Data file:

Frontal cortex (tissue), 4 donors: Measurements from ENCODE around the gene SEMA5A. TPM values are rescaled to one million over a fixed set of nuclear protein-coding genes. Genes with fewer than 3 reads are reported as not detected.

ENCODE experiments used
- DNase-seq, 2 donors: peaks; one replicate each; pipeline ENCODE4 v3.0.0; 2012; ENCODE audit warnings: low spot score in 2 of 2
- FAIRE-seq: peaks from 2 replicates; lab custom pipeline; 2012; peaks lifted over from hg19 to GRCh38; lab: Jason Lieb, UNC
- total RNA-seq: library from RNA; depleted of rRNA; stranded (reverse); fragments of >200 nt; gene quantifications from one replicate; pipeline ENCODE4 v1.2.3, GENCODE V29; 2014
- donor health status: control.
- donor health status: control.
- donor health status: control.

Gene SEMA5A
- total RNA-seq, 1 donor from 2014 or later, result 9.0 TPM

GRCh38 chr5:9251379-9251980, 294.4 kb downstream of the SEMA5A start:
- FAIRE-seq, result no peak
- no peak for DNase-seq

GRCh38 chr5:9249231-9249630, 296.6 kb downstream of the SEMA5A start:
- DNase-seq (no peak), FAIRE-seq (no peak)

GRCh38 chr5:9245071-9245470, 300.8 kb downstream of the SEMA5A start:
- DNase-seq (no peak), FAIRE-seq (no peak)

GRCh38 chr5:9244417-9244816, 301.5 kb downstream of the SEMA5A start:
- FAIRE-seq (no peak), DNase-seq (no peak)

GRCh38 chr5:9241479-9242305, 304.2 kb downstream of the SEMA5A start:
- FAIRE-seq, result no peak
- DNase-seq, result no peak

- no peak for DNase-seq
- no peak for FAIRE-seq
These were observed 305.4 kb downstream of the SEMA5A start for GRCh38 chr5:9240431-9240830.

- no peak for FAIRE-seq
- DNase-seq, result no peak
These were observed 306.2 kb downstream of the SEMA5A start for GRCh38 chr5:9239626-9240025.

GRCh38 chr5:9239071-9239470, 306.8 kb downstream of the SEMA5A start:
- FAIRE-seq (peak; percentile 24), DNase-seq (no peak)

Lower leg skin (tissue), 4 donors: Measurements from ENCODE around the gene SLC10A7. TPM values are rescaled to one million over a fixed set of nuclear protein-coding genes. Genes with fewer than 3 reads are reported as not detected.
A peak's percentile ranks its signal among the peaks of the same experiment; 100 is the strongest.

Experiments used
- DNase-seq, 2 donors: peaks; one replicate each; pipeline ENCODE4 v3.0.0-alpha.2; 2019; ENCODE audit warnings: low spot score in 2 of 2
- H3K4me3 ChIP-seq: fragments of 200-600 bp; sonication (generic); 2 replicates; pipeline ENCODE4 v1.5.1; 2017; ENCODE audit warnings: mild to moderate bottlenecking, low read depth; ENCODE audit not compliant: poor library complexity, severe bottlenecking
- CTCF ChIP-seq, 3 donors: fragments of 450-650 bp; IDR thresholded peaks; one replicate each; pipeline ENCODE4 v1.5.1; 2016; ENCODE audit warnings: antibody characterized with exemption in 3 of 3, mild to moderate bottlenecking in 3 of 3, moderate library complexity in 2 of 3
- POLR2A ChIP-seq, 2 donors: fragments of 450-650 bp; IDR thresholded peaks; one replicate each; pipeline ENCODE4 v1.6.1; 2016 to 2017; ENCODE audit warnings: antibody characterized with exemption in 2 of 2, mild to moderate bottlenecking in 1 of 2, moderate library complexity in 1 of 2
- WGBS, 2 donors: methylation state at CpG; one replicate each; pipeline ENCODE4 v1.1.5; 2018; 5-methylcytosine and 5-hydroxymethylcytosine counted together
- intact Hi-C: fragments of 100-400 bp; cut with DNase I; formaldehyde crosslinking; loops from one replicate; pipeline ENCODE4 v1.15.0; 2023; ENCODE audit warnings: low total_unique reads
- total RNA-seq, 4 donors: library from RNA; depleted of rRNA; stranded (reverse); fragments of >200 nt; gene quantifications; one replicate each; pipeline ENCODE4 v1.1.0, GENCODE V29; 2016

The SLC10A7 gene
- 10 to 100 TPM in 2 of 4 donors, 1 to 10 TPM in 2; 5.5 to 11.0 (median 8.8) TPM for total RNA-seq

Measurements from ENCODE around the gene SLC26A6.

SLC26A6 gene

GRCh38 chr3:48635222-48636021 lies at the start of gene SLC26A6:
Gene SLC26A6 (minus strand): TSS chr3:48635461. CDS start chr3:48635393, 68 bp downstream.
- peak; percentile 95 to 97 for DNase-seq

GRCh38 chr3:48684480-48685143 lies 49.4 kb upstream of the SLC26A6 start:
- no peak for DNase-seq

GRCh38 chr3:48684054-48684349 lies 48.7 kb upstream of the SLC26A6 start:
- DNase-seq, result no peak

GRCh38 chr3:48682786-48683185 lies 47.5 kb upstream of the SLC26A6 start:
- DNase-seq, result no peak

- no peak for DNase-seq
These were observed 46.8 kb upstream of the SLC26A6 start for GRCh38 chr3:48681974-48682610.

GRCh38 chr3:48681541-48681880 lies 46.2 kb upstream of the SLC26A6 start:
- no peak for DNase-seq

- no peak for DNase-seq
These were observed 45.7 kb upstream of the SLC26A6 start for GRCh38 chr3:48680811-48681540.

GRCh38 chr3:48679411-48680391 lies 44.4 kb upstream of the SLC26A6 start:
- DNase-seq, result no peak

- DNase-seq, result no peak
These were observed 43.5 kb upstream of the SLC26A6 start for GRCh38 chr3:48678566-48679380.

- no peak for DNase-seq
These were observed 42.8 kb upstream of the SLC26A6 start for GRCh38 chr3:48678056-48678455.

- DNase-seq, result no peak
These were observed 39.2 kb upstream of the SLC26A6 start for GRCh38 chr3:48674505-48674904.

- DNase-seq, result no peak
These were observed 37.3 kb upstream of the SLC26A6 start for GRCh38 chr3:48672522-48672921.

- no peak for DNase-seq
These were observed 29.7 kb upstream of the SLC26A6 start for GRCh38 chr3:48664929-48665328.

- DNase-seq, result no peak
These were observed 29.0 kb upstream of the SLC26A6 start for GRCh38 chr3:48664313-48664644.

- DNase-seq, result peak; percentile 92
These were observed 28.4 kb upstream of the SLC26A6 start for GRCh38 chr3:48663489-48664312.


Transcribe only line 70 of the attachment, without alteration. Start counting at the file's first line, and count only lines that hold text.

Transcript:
- no peak for DNase-seq